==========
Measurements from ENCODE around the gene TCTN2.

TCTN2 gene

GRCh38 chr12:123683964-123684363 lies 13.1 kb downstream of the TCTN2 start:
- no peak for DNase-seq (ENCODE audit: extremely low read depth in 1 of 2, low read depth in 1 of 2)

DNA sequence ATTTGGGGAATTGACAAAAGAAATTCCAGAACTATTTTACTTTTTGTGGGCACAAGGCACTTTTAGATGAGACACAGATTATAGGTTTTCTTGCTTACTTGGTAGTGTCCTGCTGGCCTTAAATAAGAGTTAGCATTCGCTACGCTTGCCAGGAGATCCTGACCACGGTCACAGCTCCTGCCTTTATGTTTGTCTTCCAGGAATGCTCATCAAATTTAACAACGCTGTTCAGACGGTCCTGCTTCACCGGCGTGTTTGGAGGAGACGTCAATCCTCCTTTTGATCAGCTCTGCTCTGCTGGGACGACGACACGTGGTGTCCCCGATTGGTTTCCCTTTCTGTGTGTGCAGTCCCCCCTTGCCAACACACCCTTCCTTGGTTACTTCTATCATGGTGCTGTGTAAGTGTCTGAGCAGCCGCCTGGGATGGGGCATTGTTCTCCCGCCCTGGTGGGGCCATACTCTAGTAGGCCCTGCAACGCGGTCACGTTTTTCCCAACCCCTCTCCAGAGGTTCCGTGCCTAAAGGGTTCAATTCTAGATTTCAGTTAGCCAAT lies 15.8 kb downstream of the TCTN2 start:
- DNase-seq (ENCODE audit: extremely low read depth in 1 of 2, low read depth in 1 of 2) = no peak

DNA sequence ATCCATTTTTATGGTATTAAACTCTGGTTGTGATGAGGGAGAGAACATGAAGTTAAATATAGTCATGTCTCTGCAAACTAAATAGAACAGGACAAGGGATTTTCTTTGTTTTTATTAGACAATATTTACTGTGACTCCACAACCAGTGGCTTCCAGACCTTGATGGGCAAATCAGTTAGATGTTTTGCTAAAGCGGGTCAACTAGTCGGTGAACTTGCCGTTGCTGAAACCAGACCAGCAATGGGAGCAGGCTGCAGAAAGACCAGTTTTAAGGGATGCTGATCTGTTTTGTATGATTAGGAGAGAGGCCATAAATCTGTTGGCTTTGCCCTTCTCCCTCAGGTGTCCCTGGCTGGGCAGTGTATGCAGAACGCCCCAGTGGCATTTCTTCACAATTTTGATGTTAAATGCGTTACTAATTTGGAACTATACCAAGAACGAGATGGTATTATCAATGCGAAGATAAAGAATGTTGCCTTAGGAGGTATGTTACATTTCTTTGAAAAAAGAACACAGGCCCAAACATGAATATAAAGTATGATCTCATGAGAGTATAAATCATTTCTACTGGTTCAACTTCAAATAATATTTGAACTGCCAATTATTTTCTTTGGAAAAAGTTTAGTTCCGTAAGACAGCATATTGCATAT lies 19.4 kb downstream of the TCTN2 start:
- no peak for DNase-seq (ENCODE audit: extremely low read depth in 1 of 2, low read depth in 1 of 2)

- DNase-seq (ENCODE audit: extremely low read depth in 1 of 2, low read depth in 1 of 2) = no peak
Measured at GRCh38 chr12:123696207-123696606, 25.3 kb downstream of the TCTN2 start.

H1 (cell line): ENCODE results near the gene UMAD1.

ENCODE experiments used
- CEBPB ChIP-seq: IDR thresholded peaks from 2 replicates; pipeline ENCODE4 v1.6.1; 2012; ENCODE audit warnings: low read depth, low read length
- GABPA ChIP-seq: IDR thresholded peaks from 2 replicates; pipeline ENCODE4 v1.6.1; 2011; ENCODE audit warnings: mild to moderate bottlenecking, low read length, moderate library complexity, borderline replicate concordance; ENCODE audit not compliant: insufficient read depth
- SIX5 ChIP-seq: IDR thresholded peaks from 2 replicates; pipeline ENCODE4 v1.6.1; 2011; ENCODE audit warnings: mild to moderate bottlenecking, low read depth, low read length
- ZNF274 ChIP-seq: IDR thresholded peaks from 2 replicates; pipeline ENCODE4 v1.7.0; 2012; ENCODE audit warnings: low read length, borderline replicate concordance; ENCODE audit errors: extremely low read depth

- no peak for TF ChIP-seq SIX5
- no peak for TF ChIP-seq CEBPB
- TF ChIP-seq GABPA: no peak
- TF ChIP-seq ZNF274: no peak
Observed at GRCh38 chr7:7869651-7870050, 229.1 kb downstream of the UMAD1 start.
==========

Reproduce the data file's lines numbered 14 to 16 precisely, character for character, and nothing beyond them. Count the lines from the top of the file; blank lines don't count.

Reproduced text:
- GABPA ChIP-seq: IDR thresholded peaks from 2 replicates; pipeline ENCODE4 v1.6.1; 2011; ENCODE audit warnings: mild to moderate bottlenecking, low read length, moderate library complexity, borderline replicate concordance; ENCODE audit not compliant: insufficient read depth
- SIX5 ChIP-seq: IDR thresholded peaks from 2 replicates; pipeline ENCODE4 v1.6.1; 2011; ENCODE audit warnings: mild to moderate bottlenecking, low read depth, low read length
- ZNF274 ChIP-seq: IDR thresholded peaks from 2 replicates; pipeline ENCODE4 v1.7.0; 2012; ENCODE audit warnings: low read length, borderline replicate concordance; ENCODE audit errors: extremely low read depth